Saturday, November 12, 2016

The Lineage History of India

India is a complex mixture of humanity, but genetics can tease out the main themes.

Humans have been migrating all over the place for thousands of years, yet there are still distinct geographic differences in human phenotypes, and now visible with molecular technology, genotypes. This allows us to look back in time to infer large migrations that happened long before the historical periods, like late and post-Roman times where many migrations in and around Europe are documented, if scantily.

Out of Africa. A process that started about 70,000 years ago.

India is a particularly interesting subject for this kind of analysis, because it has been a crossroads for tens of thousands of years, first for the migration out of Africa that led to the peopling of Australia, and then other influxes from all directions, most recently from the north, with the Indo-Europeans and then the Arab invasion. Secondly, India has also had an unusual degree of stasis since these migrations, embodied in its caste system, which may have frozen some of these genetic signals in static communities.

A recent paper continues a body of work that looks at these issues, and concludes that there are four different population signatures detectable in the mainland Indian population, and that the caste system has been in genetic terms a relatively recent development- in the last thousand years or so.

They sample hundreds of thousands of variable genetic markers (snps) from 367 people of 18 recognized ethnic groups of India. This data is put through a traditional statistical analysis of related-ness to come up with 69 sub-populations, and four principal components: those differences in the data that most efficiently explain the most differentiation into the least number of large groups. The main graph is below:


The green elipse identifies Indo-European populations, such as Brahmins from Gujarat and West Bengal, Khatri, and Maratha. The red elipse identifies Dravidian-speaking tribal populations. The turquise elipse identifies South-East Asian-influenced populations, such as Korwa, Birhor and Gond which are a Dravidian mixture. Lastly, the blue elipse identifies Tibeto-Burman originating populations such as Jamatia, Tripuri, and Manipuri, living in the northeast.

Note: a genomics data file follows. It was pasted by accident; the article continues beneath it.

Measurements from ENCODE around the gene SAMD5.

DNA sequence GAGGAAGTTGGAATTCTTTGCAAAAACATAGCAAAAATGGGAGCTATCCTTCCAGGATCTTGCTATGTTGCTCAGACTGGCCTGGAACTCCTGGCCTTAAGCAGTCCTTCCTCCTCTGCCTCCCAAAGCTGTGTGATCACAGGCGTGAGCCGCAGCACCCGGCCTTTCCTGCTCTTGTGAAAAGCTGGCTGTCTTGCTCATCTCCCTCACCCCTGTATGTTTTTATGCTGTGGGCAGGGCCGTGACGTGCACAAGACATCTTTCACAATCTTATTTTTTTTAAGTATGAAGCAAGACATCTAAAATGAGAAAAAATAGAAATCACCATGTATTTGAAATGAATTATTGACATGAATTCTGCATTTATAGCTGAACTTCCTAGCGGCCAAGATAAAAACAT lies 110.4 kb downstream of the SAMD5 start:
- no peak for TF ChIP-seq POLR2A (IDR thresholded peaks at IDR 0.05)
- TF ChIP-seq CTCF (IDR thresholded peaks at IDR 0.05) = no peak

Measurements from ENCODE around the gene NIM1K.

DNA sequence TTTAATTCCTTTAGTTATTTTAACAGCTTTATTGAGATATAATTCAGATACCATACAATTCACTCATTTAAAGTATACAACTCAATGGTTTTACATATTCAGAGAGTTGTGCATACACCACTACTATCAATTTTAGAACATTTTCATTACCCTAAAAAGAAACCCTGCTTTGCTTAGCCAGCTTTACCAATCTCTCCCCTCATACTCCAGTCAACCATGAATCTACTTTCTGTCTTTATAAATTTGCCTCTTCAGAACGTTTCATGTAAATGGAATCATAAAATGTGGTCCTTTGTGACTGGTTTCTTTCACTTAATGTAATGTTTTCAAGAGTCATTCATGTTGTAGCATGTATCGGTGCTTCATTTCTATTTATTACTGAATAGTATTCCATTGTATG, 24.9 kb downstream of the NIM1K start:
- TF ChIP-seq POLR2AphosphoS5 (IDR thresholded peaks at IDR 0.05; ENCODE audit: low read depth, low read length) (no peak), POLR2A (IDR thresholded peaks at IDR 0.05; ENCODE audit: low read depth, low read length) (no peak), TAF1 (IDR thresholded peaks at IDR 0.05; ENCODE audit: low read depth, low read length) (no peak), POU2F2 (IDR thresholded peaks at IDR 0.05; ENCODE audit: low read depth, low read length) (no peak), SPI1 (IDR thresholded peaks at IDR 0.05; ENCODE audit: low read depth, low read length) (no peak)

None of this is very surprising, given the clear ethnic diversity and the local neighborhood of India. More interesting are their reflections of the stability of these groups. There is very low mixture, though the sampling was modest, with an average of 20 people per ethnic group and 5 per inferred sub-population. The hypothesis, drawn from literary and historical sources, is that there was originally substantial mixing between the North and South Indian populations, but that this ceased with the gradual establishment of the caste system. The researchers use haplotypes to track how much mixture there has been, and how long it has been going on, or been in abeyance. (Though there are other views.)
"We estimated that all upper-caste populations, except MPB from Northeast India, started to practice endogamy about 70 generations ago. The length distributions of the AAA blocks and the ASI blocks within any one of these populations (GBR, WBR, IYR) were very similar. The most parsimonious explanation of this is that the practice of gene flow between ancestries in India came to an abrupt end about 1,575 y ago (assuming 22.5 y to a generation). This time estimate belongs to the latter half of the period when the Gupta emperors ruled large tracts of India (Gupta Empire, 319–550 CE)."

Thus the golden age of India, which happened during this time, seems to correspond with a hardening of the social order. What effect the latter had on the former, or the decline of the former, is perhaps food for thought.


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